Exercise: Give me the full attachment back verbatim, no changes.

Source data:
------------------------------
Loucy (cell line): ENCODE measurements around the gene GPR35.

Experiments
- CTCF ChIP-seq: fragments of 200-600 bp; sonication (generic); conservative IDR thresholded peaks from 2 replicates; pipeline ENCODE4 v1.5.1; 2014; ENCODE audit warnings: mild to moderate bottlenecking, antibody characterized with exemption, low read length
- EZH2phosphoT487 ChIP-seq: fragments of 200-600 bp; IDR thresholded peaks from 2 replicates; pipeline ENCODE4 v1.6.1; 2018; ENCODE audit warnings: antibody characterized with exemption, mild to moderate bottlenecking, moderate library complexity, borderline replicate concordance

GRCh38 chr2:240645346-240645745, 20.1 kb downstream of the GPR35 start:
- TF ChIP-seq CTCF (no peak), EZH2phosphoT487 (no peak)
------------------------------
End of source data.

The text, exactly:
Loucy (cell line): ENCODE measurements around the gene GPR35.

Experiments
- CTCF ChIP-seq: fragments of 200-600 bp; sonication (generic); conservative IDR thresholded peaks from 2 replicates; pipeline ENCODE4 v1.5.1; 2014; ENCODE audit warnings: mild to moderate bottlenecking, antibody characterized with exemption, low read length
- EZH2phosphoT487 ChIP-seq: fragments of 200-600 bp; IDR thresholded peaks from 2 replicates; pipeline ENCODE4 v1.6.1; 2018; ENCODE audit warnings: antibody characterized with exemption, mild to moderate bottlenecking, moderate library complexity, borderline replicate concordance

GRCh38 chr2:240645346-240645745, 20.1 kb downstream of the GPR35 start:
- TF ChIP-seq CTCF (no peak), EZH2phosphoT487 (no peak)